It’s not about the way he draws fists or energy crackles.

— figuras folclóricas de discusión pública; my own personal canon

“The (Jack) Kirby tradition is to create a new comic.”

Warren Ellis, uno de mis autores predilectos, nos habla sobre JACK KIRBY, el exponente más importante en la historia del arte secuencial, y el legado que nos heredó y que aún persiste.

© Warren Ellis. Publicado originalmente el 25 de Junio de 2002.

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People talk a lot of shit about Jack Kirby, don’t they?

His name is usually brought up, these days, in terms of the revival of one of his creations, or in a cited return to or approximation of his style.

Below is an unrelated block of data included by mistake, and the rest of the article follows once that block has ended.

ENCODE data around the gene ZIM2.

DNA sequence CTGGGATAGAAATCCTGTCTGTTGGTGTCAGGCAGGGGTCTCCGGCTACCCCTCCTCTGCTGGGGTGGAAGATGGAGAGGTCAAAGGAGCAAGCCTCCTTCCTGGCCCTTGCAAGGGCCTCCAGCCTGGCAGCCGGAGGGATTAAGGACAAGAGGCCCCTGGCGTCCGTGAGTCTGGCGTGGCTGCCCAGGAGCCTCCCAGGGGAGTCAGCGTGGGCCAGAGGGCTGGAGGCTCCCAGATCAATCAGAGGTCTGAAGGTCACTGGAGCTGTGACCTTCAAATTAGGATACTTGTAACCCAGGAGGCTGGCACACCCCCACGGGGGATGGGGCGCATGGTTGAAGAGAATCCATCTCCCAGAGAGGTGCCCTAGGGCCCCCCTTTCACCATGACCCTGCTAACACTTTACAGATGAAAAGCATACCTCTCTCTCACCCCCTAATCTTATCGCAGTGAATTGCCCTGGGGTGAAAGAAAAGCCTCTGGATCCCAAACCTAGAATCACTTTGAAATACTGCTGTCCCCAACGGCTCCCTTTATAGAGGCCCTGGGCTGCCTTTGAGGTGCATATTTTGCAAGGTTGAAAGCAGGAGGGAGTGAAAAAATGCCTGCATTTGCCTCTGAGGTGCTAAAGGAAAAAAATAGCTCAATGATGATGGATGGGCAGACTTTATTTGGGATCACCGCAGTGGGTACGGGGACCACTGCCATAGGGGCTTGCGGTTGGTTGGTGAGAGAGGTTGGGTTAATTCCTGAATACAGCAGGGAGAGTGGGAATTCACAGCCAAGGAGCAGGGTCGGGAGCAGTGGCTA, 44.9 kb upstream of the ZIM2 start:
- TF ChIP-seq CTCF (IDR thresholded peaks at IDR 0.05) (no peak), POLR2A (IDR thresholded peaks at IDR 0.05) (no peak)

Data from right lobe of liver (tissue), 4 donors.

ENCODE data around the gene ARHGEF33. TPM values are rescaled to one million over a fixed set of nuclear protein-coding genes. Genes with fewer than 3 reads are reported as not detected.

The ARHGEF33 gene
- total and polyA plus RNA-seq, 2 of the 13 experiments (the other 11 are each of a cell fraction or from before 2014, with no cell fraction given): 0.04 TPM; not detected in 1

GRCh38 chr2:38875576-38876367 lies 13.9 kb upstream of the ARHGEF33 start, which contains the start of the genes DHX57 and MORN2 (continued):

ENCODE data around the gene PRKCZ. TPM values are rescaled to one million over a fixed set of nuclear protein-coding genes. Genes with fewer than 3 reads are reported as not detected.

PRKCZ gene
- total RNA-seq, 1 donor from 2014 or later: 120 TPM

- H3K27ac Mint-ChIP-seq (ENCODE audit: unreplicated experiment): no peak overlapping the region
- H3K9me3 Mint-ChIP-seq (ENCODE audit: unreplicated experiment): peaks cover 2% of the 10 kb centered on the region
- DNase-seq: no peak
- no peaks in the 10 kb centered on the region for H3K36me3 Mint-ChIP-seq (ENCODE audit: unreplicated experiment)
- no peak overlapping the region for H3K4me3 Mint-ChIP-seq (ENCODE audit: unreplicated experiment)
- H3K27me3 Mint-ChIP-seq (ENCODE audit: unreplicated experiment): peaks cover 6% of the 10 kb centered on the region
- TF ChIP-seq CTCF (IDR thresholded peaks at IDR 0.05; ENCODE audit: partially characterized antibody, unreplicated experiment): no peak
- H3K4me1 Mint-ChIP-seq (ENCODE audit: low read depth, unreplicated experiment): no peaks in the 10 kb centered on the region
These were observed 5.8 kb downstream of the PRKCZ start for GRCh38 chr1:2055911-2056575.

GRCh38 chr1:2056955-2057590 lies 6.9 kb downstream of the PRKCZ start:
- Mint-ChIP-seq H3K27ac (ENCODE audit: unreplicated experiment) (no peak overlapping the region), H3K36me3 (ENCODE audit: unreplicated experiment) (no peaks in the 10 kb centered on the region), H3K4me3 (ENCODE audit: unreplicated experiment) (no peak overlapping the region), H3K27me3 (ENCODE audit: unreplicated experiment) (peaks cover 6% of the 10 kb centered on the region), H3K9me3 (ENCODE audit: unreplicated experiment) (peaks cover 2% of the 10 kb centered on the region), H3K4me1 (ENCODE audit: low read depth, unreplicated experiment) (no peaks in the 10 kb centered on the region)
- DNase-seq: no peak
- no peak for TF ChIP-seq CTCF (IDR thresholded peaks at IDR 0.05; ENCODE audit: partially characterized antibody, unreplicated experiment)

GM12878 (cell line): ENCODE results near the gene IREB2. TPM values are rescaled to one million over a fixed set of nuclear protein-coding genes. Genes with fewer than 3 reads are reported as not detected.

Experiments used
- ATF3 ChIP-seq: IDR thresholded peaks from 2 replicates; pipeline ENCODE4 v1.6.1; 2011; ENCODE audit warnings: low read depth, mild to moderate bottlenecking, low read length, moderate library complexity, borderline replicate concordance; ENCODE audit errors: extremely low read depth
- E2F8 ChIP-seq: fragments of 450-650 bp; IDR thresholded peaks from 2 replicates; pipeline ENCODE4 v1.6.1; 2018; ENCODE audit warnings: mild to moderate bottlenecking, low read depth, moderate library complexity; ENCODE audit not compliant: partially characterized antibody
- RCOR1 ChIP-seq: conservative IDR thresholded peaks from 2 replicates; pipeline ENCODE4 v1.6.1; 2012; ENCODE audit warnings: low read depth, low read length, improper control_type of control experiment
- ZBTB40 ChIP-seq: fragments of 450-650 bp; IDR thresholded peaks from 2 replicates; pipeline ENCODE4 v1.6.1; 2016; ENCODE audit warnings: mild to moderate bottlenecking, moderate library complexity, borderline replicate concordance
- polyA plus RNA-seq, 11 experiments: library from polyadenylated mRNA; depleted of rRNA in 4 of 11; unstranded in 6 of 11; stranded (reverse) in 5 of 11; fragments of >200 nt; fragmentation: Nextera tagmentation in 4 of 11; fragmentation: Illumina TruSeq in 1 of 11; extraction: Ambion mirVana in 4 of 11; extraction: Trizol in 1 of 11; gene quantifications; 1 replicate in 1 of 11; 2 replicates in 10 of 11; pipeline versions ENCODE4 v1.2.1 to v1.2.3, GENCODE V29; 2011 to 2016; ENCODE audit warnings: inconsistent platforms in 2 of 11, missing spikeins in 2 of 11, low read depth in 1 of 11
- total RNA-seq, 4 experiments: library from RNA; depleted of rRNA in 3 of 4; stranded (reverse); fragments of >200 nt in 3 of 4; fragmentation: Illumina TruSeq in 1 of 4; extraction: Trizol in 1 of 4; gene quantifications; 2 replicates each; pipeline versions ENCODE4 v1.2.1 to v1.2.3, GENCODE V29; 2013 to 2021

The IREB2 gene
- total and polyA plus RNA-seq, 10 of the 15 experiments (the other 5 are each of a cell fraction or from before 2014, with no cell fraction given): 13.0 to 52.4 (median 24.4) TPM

“It’s Kirby” means “it’s back to basics,” back to the way things used to be done, summoning his ghost for an art style or an aping of his story structure.

But that wasn’t Jack Kirby.


Jack Kirby created new stuff all the time. He created whole new publishing genres in comics. He created or co-created dozens of concepts for company-owned comics. Remember, back then, creator-owned publishing was the niche for the maverick or the sneaky. And when colour creator-owned comics did become viable, he created more there.

There wasn’t much left of him, by that point, but he was clearly still suffused with the need to make new things. He constantly invented and innovated.

Love stories. Horror. Detective. Westerns. Science Fiction and Fantasy. Boy’s adventure stuff. A couple of generation’s worth of seminal superhero work. Banging out new material, new stories, just for the hell of it; to keep things moving, to stay current, to stay alive, to make new things.

He didn’t often go backwards, in his career. That’s the Kirby Effect. It’s not about the way he draws fists or energy crackles. It’s not about getting to play with his toys so you can be like him.

It’s about making new things.

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